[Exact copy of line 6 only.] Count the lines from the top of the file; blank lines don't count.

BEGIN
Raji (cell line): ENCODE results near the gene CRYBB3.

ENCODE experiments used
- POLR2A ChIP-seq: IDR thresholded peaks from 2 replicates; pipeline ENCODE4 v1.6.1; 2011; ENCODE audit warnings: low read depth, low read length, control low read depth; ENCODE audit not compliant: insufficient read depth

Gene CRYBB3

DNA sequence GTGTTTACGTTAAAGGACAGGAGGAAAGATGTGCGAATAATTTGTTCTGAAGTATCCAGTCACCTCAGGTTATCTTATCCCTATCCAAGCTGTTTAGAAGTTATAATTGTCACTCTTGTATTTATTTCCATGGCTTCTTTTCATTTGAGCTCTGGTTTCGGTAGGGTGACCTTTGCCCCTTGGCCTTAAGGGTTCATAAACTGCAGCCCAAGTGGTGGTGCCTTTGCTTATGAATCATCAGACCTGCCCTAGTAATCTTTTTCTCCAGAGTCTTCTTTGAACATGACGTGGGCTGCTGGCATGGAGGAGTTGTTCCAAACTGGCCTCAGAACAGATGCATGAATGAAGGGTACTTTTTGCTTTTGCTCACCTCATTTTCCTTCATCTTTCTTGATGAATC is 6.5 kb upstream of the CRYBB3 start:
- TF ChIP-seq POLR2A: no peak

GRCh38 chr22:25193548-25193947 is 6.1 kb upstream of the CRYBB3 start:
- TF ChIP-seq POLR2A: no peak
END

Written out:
- TF ChIP-seq POLR2A: no peak